Whether they were born to class, possessed genuine avant-garde or bohemian credentials, or were just ordinary working girls who posed for artists on the side, many of the women that Modigliani painted were without doubt very beautiful, each in her own way. Individual traits, a personality and a mood entirely of the moment almost always come across in these portraits, notwithstanding the consistent mannerisms which became characteristic of the painter's mature style. The most remarkable aspect of this blonde model's appearance is the shortness of her hair, at this time an uncommon look among French women, most of whom still favored traditional long styles. The Polish-born hairdresser Antoni Cieroplikowski ("Monsieur Antoine") is said to have bobbed the hair of the French actress Eva Lavallière as early as 1909, and Polaire, another actress, wore her hair very short in 1910. The dancer Irene Castle introduced short hair to America when she showed off the "Castle bob" in 1915. Women who worked in factories during the First World War found their long hair to be an encumbrance, and began to adopt shorter styles, but it was not until after 1920, during the "Flapper Era," that the bob became widely fashionable, as some of the public's favorite actresses--Clara Bow, Colleen Moore and Louise Brooks--sported their short styles on-screen. The young blonde woman in the present painting is very au courant, even avant-garde, in her choice of a hair-style. She would hardly look out of place on the streets of Paris or New York today.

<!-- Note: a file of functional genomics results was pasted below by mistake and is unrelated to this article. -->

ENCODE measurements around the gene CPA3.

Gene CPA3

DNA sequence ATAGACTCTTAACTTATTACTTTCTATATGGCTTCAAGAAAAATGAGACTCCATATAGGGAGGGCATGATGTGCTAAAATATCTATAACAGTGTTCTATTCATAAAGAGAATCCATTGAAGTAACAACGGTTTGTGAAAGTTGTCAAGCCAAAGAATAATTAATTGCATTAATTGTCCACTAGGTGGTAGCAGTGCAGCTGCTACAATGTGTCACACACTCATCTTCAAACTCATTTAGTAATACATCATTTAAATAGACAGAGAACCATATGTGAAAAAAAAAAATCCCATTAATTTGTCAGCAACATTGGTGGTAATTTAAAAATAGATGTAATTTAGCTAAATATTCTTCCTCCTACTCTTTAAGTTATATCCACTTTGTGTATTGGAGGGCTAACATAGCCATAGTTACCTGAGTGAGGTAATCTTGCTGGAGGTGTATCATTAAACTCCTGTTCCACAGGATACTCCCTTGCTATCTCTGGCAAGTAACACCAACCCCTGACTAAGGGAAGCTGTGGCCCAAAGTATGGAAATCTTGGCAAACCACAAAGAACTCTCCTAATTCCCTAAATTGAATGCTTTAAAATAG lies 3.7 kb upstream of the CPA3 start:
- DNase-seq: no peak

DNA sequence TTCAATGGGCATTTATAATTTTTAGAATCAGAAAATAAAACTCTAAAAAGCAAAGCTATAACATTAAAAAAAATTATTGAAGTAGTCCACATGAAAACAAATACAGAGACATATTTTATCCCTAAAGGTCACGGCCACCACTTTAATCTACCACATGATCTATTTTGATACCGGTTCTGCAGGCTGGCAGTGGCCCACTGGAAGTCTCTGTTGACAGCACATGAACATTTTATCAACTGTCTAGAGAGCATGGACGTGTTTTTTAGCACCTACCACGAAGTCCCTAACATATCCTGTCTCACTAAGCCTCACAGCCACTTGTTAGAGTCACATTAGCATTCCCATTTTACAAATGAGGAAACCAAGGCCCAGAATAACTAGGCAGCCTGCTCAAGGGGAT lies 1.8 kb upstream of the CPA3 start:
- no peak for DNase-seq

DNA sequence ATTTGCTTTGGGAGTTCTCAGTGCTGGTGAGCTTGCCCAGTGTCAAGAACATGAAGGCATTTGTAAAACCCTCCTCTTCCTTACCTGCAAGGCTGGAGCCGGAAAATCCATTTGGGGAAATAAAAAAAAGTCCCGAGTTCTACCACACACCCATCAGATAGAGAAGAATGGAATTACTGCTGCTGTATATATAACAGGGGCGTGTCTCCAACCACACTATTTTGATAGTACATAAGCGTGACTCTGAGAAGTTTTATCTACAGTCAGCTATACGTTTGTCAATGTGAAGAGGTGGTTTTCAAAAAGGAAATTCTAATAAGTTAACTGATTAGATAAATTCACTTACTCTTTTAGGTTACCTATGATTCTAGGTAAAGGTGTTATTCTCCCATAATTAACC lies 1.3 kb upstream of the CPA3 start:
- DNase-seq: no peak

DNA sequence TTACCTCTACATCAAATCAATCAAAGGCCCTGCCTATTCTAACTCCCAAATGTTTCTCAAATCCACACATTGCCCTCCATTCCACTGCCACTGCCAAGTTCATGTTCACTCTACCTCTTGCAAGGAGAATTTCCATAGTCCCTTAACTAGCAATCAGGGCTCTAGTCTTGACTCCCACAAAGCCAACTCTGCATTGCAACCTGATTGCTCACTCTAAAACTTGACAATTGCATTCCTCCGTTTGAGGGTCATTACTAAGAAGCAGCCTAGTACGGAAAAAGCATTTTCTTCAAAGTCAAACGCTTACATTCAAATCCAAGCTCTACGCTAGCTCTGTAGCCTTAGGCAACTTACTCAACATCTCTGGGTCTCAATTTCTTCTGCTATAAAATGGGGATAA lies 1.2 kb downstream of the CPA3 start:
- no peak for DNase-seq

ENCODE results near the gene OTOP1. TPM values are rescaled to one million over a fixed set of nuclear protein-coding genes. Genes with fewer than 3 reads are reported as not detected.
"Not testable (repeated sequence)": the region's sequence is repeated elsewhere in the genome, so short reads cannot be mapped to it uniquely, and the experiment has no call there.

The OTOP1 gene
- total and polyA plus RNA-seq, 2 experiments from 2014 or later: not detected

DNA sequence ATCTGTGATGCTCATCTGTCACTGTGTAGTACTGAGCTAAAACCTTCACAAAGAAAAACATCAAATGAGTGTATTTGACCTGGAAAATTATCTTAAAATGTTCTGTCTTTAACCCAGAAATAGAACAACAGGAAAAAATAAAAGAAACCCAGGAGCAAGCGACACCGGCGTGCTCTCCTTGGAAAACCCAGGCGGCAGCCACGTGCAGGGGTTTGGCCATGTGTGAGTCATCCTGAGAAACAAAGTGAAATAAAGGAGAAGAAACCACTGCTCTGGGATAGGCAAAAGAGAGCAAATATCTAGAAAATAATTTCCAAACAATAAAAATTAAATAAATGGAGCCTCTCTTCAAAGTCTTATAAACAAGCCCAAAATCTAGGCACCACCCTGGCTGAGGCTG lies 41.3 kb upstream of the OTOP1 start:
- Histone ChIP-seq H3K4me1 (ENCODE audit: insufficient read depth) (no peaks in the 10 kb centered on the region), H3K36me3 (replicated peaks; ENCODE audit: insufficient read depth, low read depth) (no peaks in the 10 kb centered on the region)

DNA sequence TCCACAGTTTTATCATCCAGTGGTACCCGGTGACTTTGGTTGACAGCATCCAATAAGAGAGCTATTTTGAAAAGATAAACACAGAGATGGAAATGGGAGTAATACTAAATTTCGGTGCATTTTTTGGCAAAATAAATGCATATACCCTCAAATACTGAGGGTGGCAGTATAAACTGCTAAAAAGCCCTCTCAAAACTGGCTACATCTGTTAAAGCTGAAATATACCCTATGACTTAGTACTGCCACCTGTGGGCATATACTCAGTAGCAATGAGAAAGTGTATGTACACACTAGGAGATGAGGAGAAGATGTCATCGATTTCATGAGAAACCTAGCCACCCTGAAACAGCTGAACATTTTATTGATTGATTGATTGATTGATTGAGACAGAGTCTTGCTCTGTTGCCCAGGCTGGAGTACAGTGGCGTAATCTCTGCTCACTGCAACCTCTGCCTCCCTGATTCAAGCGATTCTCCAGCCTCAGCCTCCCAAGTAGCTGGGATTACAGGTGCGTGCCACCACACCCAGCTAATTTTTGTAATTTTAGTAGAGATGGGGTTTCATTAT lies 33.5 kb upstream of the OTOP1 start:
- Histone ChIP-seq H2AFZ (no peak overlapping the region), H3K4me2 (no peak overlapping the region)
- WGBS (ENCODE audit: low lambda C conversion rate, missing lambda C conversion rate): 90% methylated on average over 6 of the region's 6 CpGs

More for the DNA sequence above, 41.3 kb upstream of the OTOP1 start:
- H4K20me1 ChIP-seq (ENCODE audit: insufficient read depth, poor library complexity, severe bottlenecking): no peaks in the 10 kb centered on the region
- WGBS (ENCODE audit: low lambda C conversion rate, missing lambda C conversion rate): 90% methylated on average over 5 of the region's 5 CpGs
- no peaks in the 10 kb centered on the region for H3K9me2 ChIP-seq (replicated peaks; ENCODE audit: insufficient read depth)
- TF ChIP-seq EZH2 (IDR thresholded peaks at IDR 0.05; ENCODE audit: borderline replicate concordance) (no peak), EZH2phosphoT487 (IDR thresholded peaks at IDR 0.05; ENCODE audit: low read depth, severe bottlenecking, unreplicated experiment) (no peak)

Modigliani painted La blonde aux boucles d'oreille during the months in which he was preparing for his first one-man exhibition at Berthe Weill's gallery, which was scheduled to run during December 1917. The artist was known in his circle almost exclusively as a portraitist, and it was at the urging of Léopold Zborowski, his new agent and dealer, that he undertook a series of nudes to expand his appeal among potential collectors. Modigliani painted some twenty in all, seven or eight of which ultimately constituted the core of his upcoming show (fig. 2), together with some of his finest portraits. Anticipating the success he felt he had long deserved, Modigliani perfected during this crucial period all the facial traits characteristic of his mature style: the elongated oval face, the graceful swan-like neck, the sensuous pursed lips, and the impenetrable almond-shaped eyes. By this time Modigliani had fully assimilated into his art a host of disparate sources, ranging from Italian Renaissance portraiture (fig. 4) to African and Oceanic sculpture. The portraits that he was painting at this stage are among the most sensitively felt and characterful of his entire career. The painted surface, morever, as seen here, is exquisitely tactile; the artist subsequently adopted a leaner approach to handling his paints on canvas. Modigliani skillfully, and with apparent effortlessness, has balanced tradition and novelty, illusionistic volume and modernist flatness, to create an individual likeness that expressed his uniquely personal conception of beauty. Jean Cocteau wrote the following tribute to the artist, his long-time friend: